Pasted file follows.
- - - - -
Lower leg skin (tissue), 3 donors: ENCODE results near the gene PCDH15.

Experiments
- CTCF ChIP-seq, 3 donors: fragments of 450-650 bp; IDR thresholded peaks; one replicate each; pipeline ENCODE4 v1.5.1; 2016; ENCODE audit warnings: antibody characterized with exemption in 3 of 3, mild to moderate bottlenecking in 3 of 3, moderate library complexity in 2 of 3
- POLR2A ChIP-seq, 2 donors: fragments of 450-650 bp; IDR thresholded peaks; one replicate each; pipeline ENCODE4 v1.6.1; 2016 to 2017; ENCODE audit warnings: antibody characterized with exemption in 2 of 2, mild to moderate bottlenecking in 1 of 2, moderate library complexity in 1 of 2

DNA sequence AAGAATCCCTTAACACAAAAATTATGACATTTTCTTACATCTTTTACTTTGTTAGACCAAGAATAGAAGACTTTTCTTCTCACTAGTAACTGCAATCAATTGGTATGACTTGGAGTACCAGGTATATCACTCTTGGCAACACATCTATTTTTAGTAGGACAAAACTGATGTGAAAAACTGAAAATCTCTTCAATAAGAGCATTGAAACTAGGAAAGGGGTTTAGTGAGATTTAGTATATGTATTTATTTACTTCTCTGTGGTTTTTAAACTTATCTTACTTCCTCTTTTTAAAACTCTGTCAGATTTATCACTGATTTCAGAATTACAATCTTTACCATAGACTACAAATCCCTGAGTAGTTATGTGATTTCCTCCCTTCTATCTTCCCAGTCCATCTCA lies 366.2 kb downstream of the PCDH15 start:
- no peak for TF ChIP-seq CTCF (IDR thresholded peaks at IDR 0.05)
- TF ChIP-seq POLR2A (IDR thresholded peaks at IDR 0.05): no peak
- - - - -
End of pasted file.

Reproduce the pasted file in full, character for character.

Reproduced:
Lower leg skin (tissue), 3 donors: ENCODE results near the gene PCDH15.

Experiments
- CTCF ChIP-seq, 3 donors: fragments of 450-650 bp; IDR thresholded peaks; one replicate each; pipeline ENCODE4 v1.5.1; 2016; ENCODE audit warnings: antibody characterized with exemption in 3 of 3, mild to moderate bottlenecking in 3 of 3, moderate library complexity in 2 of 3
- POLR2A ChIP-seq, 2 donors: fragments of 450-650 bp; IDR thresholded peaks; one replicate each; pipeline ENCODE4 v1.6.1; 2016 to 2017; ENCODE audit warnings: antibody characterized with exemption in 2 of 2, mild to moderate bottlenecking in 1 of 2, moderate library complexity in 1 of 2

DNA sequence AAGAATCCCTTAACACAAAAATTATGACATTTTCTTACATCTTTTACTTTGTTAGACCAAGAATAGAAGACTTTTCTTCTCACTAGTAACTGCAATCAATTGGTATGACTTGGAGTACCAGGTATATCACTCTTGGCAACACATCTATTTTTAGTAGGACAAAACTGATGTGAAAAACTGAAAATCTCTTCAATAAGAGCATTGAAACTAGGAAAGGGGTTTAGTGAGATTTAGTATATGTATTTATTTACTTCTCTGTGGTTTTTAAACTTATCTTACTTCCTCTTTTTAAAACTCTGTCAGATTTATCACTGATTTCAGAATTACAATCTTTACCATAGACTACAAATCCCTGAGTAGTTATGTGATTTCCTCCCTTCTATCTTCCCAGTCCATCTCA lies 366.2 kb downstream of the PCDH15 start:
- no peak for TF ChIP-seq CTCF (IDR thresholded peaks at IDR 0.05)
- TF ChIP-seq POLR2A (IDR thresholded peaks at IDR 0.05): no peak